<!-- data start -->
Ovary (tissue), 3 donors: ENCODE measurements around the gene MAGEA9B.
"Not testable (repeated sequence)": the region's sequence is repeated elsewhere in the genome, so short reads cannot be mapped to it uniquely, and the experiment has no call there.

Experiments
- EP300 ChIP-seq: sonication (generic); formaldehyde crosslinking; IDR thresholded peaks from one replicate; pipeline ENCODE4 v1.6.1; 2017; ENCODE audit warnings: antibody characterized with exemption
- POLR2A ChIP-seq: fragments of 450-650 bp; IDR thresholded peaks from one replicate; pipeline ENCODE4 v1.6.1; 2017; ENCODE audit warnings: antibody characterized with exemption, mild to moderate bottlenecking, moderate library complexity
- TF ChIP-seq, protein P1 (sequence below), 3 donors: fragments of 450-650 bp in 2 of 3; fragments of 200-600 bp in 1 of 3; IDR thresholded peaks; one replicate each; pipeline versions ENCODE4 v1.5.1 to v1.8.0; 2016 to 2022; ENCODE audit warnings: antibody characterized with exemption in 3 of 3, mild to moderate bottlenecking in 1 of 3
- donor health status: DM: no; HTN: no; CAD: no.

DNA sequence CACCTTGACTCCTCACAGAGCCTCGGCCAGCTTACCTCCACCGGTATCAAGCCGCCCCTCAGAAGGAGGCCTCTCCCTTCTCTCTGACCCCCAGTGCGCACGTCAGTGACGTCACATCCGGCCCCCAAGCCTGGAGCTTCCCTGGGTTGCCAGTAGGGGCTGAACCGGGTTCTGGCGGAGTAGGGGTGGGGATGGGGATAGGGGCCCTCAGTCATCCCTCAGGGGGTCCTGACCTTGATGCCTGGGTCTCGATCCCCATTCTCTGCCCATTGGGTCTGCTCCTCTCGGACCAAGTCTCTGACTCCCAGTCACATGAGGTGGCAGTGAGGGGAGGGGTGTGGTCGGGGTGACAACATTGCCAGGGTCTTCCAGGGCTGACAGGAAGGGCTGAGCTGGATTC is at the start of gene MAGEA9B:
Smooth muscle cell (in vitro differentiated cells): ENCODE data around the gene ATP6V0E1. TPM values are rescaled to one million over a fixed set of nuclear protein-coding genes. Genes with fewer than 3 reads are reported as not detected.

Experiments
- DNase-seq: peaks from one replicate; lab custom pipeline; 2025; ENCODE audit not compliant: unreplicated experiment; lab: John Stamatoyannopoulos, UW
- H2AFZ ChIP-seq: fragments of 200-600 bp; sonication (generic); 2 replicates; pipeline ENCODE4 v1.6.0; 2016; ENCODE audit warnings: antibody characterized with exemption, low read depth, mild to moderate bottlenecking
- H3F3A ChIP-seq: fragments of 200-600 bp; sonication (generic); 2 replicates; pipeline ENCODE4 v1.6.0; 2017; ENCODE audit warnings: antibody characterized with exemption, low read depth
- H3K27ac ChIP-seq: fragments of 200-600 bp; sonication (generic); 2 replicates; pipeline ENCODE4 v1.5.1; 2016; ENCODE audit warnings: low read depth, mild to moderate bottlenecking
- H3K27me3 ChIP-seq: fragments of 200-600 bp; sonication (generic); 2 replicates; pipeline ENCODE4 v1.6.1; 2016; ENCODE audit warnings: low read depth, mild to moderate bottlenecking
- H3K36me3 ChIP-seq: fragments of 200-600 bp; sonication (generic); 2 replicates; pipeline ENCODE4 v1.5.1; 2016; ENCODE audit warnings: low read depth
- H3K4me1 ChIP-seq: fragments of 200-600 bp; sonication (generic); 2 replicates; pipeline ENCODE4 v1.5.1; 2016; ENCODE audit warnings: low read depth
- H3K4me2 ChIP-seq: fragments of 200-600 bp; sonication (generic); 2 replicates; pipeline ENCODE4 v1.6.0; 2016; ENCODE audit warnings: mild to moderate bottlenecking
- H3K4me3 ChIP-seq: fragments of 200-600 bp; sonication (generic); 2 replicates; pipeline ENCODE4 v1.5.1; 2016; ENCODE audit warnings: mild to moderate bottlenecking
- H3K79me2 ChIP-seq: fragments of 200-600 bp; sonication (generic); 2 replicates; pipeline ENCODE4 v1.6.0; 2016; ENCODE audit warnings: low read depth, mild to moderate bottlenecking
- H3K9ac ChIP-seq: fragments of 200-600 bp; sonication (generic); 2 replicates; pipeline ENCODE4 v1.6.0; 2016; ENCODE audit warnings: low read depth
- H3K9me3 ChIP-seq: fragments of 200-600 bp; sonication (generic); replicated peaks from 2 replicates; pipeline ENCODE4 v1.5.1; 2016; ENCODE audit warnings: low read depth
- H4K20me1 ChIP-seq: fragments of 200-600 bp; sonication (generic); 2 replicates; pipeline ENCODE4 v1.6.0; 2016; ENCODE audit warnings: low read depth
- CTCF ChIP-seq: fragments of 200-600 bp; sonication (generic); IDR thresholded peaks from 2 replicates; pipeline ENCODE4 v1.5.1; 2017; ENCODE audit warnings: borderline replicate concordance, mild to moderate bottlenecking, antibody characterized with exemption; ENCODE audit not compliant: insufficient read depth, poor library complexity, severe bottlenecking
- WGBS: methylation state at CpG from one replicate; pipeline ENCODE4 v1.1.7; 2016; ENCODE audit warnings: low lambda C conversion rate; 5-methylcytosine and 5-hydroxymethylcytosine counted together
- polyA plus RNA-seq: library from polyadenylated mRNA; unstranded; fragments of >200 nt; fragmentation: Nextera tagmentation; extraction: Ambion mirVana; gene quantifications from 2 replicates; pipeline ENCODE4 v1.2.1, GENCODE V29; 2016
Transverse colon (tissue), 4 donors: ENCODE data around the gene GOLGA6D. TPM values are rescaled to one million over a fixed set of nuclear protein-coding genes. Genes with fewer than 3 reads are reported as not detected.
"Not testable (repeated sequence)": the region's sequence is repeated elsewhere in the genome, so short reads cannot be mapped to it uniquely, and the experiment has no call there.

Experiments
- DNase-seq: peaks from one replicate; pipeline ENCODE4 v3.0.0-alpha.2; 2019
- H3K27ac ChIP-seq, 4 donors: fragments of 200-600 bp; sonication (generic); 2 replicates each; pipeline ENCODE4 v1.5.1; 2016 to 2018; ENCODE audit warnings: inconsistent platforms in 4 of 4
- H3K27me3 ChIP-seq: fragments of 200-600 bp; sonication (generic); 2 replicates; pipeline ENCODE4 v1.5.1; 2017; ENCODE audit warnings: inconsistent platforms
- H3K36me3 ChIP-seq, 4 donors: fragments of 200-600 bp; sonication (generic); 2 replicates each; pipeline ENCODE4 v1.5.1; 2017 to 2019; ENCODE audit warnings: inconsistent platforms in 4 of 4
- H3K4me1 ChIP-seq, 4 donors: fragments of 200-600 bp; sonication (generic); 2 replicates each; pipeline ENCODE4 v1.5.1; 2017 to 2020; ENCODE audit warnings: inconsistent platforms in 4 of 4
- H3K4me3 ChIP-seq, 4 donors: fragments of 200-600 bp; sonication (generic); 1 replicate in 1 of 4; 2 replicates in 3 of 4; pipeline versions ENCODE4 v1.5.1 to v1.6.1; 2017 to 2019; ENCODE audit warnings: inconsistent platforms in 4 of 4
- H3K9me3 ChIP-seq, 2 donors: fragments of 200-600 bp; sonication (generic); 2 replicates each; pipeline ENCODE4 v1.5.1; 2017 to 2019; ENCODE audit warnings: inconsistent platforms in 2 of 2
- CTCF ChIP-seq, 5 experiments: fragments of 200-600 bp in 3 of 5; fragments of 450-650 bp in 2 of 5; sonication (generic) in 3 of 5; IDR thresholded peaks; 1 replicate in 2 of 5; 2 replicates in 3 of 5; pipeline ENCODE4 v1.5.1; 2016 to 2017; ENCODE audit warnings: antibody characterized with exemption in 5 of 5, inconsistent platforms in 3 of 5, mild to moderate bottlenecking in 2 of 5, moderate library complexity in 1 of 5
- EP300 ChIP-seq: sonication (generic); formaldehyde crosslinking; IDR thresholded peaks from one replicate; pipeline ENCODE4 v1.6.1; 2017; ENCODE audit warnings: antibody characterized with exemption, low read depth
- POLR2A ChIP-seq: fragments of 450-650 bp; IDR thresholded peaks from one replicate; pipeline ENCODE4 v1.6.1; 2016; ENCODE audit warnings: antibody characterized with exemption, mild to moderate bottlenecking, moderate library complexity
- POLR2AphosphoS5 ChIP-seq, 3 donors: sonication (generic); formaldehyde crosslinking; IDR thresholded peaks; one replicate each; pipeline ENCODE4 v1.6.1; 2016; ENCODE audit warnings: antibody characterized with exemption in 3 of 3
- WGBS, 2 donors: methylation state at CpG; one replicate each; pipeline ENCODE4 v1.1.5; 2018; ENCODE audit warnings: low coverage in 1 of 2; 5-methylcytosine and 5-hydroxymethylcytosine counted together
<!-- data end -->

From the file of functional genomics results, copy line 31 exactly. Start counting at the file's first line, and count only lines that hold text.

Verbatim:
- H3K27ac ChIP-seq, 4 donors: fragments of 200-600 bp; sonication (generic); 2 replicates each; pipeline ENCODE4 v1.5.1; 2016 to 2018; ENCODE audit warnings: inconsistent platforms in 4 of 4